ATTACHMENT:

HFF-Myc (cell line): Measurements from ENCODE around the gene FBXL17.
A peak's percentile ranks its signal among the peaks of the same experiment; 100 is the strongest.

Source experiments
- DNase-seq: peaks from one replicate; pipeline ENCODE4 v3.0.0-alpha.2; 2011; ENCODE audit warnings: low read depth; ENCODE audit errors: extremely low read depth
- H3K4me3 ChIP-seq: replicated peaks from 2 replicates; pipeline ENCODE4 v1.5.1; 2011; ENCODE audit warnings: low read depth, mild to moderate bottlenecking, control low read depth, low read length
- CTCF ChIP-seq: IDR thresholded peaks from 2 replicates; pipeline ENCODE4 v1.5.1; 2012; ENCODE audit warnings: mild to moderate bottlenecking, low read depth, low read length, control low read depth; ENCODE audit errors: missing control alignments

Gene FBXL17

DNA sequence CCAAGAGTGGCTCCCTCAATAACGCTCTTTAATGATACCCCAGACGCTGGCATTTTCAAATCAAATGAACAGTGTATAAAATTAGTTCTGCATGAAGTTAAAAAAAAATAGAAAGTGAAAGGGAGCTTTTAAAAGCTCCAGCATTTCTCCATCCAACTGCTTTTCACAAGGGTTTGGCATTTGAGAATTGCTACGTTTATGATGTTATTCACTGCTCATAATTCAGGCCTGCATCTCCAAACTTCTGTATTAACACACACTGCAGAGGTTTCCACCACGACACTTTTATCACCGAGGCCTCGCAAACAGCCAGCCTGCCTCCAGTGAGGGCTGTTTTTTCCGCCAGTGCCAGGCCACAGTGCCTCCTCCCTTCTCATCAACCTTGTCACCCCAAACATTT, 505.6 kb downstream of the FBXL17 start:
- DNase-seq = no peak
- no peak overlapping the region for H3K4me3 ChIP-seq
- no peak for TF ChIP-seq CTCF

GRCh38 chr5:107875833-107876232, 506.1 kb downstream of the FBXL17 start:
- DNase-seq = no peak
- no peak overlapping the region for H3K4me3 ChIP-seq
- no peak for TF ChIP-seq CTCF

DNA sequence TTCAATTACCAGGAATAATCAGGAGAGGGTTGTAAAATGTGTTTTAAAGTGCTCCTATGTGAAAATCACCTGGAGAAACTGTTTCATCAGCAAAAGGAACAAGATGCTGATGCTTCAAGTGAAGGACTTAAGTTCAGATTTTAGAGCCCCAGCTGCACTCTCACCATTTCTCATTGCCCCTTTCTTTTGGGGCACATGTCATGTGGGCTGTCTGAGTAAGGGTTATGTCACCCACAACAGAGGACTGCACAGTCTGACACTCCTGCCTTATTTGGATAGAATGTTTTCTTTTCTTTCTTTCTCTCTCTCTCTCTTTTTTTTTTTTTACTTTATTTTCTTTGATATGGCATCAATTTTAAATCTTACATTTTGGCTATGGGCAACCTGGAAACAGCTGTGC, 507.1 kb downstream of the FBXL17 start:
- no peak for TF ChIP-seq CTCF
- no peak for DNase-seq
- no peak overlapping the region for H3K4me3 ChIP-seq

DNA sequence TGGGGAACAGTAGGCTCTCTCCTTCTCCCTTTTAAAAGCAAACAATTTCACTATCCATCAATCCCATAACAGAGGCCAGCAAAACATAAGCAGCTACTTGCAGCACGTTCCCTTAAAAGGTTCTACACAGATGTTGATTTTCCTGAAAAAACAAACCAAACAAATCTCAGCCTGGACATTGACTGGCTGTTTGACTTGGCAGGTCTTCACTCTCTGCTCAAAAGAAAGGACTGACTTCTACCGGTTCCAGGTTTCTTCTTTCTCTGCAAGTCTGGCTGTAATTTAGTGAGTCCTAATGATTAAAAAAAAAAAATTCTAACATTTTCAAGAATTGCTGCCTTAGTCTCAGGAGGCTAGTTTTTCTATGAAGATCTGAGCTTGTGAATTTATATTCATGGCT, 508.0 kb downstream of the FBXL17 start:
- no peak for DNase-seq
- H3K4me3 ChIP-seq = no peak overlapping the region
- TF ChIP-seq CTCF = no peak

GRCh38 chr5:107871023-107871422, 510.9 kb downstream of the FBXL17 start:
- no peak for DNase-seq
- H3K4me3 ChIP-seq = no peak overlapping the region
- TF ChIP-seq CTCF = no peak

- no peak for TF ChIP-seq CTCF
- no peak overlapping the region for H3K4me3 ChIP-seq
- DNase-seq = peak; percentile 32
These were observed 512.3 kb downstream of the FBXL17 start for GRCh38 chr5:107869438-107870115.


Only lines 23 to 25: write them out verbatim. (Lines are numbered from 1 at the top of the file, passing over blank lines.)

- TF ChIP-seq CTCF = no peak

GRCh38 chr5:107871023-107871422, 510.9 kb downstream of the FBXL17 start:
- no peak for DNase-seq